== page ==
Speak sweetly. It makes your words easier to digest when at a later date you have to eat them ;-)  - Source Unknown

Please Read: Code-of-Conduct

Atmel Studio6.2/AS7, DipTrace, Quartus, MPLAB, RSLogix user

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I could not resist, just ordered mine.
I used to have a mcuzone jtage ice mk2 clone.

The fw updates for that always lagged behind the official tools. Although it did not take them months, only 1-2 weeks max.

As I am developing a FreeRtos system, I think this will be a good tool to help me find some nasty bugs, if there ever will be some.

I hope they will not lower their prices again. If the jtagice3 had been reduced to half its price, I probably would have bought that. But for now, I can't wait to put my hands on this as soon as it arrives.

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I love the "High Quality Atmel's Tools" topics. Just cannot stop myself!!!

Quote:
Is there any reason why they lowered the price to its original 1/3?

Because the ship is sinking?

Quote:
wonder what Digikey ($622) make of their own supplier undercutting them by so much ?

Indeed, does anyone know the rules of digikey in that matter?

Quote:
I hope they will not lower their prices again.

You are so Polish.
Quote:

"If you bought one for $600 last week and it is now $200 this week exactly how "ripped off" do you feel now?"

Hmm, anybody with such experiences? Perhaps a return would ease your pain.

No RSTDISBL, no fun!

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I have 3 jtagmkiis here that probably need those little tvs transplants. I wish Dean or Eric or someone would write a little jtag dignostic that would let you plug a jumper cap to the jtag plug and wiggle all the pins. They wont detect a target, so I think the miso line is shorted. I'd pay $50 to have one fixed. That's cheaper than laying out another $299. I think Arrow sold all the ones that were on special for $199.

Imagecraft compiler user

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Quote:

Because the ship is sinking?

Because they weren't selling, due to the popularity of the JTAG-ICE3 I suspect.

Quote:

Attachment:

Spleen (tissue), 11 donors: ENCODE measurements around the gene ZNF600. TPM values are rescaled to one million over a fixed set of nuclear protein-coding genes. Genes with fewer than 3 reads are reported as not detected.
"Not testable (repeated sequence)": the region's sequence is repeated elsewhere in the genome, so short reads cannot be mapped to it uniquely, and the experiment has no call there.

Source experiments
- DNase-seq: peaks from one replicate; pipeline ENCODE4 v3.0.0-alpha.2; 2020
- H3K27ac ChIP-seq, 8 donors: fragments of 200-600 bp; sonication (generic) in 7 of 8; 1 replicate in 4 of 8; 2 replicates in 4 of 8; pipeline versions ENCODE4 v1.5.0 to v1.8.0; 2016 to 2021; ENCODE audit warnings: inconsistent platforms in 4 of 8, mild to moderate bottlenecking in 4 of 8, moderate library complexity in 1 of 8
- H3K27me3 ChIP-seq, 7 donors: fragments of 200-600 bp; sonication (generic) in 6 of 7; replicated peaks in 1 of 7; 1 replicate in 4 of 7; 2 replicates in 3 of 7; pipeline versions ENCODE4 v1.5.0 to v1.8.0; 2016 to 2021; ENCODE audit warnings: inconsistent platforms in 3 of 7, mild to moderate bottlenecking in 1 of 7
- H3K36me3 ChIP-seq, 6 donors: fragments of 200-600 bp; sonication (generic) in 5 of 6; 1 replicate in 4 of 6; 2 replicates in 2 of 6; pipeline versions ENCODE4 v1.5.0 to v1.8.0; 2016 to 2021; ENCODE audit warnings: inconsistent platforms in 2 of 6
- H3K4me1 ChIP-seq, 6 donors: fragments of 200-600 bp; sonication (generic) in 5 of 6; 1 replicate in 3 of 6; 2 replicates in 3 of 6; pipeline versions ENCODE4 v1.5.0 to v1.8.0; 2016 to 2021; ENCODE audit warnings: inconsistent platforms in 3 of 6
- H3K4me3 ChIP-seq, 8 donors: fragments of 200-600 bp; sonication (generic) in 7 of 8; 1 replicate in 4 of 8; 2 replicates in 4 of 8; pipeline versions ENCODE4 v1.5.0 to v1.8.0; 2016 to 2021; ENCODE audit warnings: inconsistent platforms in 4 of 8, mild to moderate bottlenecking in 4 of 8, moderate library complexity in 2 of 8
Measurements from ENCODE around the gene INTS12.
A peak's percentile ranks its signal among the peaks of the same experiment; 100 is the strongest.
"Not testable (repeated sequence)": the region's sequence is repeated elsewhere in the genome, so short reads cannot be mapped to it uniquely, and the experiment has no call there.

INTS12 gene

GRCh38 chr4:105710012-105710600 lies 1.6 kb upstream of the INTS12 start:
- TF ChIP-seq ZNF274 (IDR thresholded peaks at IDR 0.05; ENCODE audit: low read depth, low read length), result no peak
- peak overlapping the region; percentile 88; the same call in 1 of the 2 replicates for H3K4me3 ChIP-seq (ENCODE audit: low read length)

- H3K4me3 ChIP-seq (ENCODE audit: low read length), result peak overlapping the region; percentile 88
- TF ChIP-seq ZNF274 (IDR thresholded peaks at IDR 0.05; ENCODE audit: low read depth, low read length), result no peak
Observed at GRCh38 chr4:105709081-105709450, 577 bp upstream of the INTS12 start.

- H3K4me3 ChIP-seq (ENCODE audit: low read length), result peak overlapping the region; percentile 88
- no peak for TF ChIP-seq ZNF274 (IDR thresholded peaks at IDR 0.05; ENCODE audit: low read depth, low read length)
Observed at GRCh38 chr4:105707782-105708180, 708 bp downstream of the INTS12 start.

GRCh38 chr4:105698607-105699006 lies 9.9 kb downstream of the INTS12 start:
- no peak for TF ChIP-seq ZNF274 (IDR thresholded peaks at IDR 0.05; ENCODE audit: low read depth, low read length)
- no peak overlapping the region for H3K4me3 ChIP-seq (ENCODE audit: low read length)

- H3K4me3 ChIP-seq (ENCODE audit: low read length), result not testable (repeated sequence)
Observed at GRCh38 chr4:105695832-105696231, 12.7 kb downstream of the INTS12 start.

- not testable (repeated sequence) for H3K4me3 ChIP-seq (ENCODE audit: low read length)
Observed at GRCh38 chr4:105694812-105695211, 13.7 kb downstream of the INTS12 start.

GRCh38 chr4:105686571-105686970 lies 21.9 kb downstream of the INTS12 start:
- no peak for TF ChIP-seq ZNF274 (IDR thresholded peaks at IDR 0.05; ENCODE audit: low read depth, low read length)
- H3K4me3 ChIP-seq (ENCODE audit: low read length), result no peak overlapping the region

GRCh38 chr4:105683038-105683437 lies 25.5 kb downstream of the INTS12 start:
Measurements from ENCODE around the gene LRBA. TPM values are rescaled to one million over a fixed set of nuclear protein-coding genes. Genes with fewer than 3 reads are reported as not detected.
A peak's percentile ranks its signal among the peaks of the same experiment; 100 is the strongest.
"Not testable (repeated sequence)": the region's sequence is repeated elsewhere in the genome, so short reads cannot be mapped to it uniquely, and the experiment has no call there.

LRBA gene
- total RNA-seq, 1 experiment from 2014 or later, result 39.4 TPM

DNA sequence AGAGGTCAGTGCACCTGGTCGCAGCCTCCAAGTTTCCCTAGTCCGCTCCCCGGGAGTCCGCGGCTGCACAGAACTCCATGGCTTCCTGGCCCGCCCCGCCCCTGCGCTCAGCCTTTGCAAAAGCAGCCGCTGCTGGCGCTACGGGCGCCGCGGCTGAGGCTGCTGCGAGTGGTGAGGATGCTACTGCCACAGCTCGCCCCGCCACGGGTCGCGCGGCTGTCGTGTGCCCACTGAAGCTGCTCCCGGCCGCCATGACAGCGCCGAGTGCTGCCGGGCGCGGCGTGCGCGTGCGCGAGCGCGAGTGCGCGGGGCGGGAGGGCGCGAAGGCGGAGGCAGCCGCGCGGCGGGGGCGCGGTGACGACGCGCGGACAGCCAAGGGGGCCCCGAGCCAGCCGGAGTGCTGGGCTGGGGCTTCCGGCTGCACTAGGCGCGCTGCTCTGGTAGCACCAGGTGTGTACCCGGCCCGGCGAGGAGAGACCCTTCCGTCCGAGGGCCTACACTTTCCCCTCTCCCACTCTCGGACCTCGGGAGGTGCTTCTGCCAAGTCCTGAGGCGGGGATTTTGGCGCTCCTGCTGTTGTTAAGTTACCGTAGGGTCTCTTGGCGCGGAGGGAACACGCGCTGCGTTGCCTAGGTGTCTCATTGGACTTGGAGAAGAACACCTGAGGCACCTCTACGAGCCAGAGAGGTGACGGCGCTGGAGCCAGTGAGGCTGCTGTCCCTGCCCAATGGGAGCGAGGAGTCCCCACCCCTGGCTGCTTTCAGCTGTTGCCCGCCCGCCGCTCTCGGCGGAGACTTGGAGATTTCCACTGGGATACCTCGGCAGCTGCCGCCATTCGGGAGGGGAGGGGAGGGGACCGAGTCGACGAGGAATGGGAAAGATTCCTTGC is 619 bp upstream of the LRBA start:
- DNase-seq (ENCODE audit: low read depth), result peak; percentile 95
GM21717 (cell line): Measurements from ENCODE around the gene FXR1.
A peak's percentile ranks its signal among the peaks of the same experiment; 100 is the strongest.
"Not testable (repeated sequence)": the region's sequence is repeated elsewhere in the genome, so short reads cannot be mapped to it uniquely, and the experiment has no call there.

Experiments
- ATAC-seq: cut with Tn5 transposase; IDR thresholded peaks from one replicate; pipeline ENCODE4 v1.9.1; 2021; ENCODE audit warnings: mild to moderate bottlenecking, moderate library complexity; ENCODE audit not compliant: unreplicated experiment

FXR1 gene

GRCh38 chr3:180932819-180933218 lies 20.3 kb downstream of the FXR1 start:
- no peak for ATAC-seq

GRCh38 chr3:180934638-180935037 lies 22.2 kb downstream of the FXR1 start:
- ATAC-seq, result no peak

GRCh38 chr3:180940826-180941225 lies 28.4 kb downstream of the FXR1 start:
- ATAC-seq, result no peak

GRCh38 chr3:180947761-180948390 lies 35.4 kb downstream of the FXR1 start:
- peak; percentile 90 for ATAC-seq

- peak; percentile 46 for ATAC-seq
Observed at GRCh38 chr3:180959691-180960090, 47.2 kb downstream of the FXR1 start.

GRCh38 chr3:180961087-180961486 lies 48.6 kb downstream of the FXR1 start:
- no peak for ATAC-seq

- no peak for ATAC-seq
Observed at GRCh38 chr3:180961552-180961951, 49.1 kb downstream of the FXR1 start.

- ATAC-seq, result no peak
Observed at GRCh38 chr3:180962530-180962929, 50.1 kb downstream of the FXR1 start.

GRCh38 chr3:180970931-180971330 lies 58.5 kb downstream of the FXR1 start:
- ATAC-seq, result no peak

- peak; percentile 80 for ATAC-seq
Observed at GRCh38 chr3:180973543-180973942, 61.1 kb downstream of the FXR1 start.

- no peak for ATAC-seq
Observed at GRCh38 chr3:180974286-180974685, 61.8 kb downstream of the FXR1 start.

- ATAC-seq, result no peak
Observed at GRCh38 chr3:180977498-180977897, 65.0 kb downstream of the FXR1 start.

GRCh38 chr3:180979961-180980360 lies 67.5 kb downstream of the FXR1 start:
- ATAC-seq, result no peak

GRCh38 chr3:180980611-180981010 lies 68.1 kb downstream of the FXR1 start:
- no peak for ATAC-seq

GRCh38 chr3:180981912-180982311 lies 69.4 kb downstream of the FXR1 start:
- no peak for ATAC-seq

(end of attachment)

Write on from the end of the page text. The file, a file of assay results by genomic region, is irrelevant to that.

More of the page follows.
I wish Dean or Eric or someone would write a little jtag dignostic that would let you plug a jumper cap to the jtag plug and wiggle all the pins.

Ironically enough the AVR-ONE! comes with just such a function - but the schematics of the tools are only available in the Tools department, so ever I can't access them to be able to load my own firmware.

- Dean :twisted:

Make Atmel Studio better with my free extensions. Open source and feedback welcome!

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The only thing that bothers me is that those MICTOR-38 headers are damn expensive. I think I'll just make myself an adapter, so I can use some cheaper header on my future designs.

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I'm still wondering about the advantages of the AVR ONE...

As of January 15, 2018, Site fix-up work has begun! Now do your part and report any bugs or deficiencies here

No guarantees, but if we don't report problems they won't get much of  a chance to be fixed! Details/discussions at link given just above.

 

"Some questions have no answers."[C Baird] "There comes a point where the spoon-feeding has to stop and the independent thinking has to start." [C Lawson] "There are always ways to disagree, without being disagreeable."[E Weddington] "Words represent concepts. Use the wrong words, communicate the wrong concept." [J Morin] "Persistence only goes so far if you set yourself up for failure." [Kartman]

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Quote:

I'm still wondering about the advantages of the AVR ONE...

Keeping in mind this is my personal opinion, and not that of my employer, etc.:

PROS:
1) It's made of metal. You can use it to bludgeon pidgeons to death if you get hungry.